Good mowing practices are a very important part of looking after your lawn. Follow our guide and you won’t go wrong.
Cutting height: The first thing to understand is there are two different groups of turf grasses; fine leaved grasses, the varieties used on golf greens and some ornamental lawns and the standard courser leaved grasses, these varieties are used on the vast majority of domestic lawns as well as football and rugby pitches, and golf fairways. We will advise you what kind of grasses your lawn is comprised of when we carry out your Lawn Survey Report. This is the first thing we do before treating any lawn, it is always free of charge.
Standard courser leaved grasses should be cut to a height of 24 – 36mm (1’’ – 1 ½’’) during the summer months and 36 – 48mm (1 ½’’ – 2’’) in the spring winter and autumn. In dry spells raise the cutting height to 48 – 72mm (2” – 3“)
Fine leaved grasses should be maintained at a height of 6 – 12mm ( ¼’’ – ½’’ ) during the summer months and 12 – 18mm ( ½’’ – ¾’’) in the spring, winter and autumn. In dry spells raise the cutting height to 24 – 36mm (1” – 1 ½“).
In drought conditions DO NOT cut.
Cutting frequency: The basic principle is the smaller amount of grass removed on each cut, the happier the turf is. This is why the country’s top golf courses mow their greens every single day! This is clearly not practical for most of us, but we should always remember the principal and when your turf is growing more quickly, cut it more regularly. Never remove more than half from the length of the grass in one cut, this puts the turf under considerable stress. A good rule of thumb is cut every 2 weeks in spring and autumn, every week during summer and every 1 – 2 months during winter.
Always remove grass clippings, leaving them on will cause uneven growth and a more favourable environment for lawn disease.
Sharpen or replace your blade each year. A blunt blade will bruise and tear the grass and lead to discolouration.
Clean the underneath of the mower, otherwise it can lead to blockages which cause clippings to remain on the lawn.
Raise the cutting height in dry weather and DO NOT cut in drought conditions.
There are many features to think about when choosing a lawnmower, but you should start by thinking about size. A general rule of thumb is that the bigger your lawn, the bigger your mower should be.
Different types of lawnmower
There are many different types of lawnmower, but fundamentally, almost all lawnmowers fit into two categories – rotary mowers and cylinder mowers.
Rotary lawnmowers work quite simply by rapidly spinning a blade to cut grass. They’re heavier, but provide more power. They’re generally a better choice for large lawns, as well as long, overgrown and unruly grass.
They’re the most common type and there’s a greater variety of rotary models to choose from. Most have wheels, but there are also hover lawnmowers available which float on air to make mowing lawns with slopes and uneven areas easier.
Blades are easily removed for sharpening.
To create stripes, a rotary mower must have a roller attached.
Cylinder lawnmowers use a barrel of rotating blades with a fixed blade at the base. The barrel turns as you move forward, trapping blades of grass and cutting them against the fixed blade.
They offer a finer, more precise cut, and are a good choice for ornamental, frequently mowed lawns, comprised of luxury grasses. They aren’t suitable for cutting long grass. Traditional models have no motor, which makes them much quieter and cheaper to run. But faster, motorised models are also available.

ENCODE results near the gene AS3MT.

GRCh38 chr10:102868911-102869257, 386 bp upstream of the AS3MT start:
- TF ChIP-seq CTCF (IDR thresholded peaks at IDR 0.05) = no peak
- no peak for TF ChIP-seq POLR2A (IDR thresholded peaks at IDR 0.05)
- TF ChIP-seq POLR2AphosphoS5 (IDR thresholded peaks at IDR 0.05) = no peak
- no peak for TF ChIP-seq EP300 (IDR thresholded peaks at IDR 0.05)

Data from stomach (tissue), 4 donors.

Cylinder mower are the best choice for creating perfect long lasting stripes.
These are perfect for lawns with an uneven surface or with slopes. They hover on a cushion of air, making them easier to manoeuvre.
Self-propelling mowers take the hard work out of mowing. They move themselves forward when you press the handle, reducing the hard work. They can be cylinder or rotary.
If the thought of mowing your lawn is starting to feel like a lot of effort, let a robot do it. Robotic lawnmowers use sensors to move instinctively across your lawn, so you don’t have to lift a finger.
Ride on mower:
A ride on mower is great for an extra-large lawn. However unless your lawn is huge, a large self-propelled rotary mower would be a better choice, as they deliver a closer and more precise cut that a ride on.
The biggest choice you have to make is whether to choose electric or petrol, and each type has their advantages and disadvantages…
Electric lawnmowers are lighter than petrol mowers and cheaper to run. They’re not as powerful, making them suitable for small to medium lawns.
Many models plug into your mains, so you’ll probably need an extension cord to run the wire across your garden. Some have an inbuilt battery, so no need for cables, but make sure they can carry enough charge to last the whole job.
Petrol lawnmowers provide you with more power and endurance. They’re designed for tackling large lawns as well as grass that’s thick or overgrown.
They are heavier, so while they’ll cut more at once, they require more effort to manoeuvre. There are self-propelling models available that can reduce the effort required.
And if your lawn is huge, then you can always opt for a ride on model.
Petrol mowers are heavier so you may be more likely to push the mower rather than carry the mower to and from the lawn. Look for a mower with easy height adjustment so you can lift the deck clear of the ground while transporting. Also, look for large robust wheels that make pushing easier and can manage steps.
5 steps to servicing your petrol lawnmower
It’s really easy to carry out basic maintenance on your lawnmower, carrying out just a few basic tasks will give you a mower that lasts for years.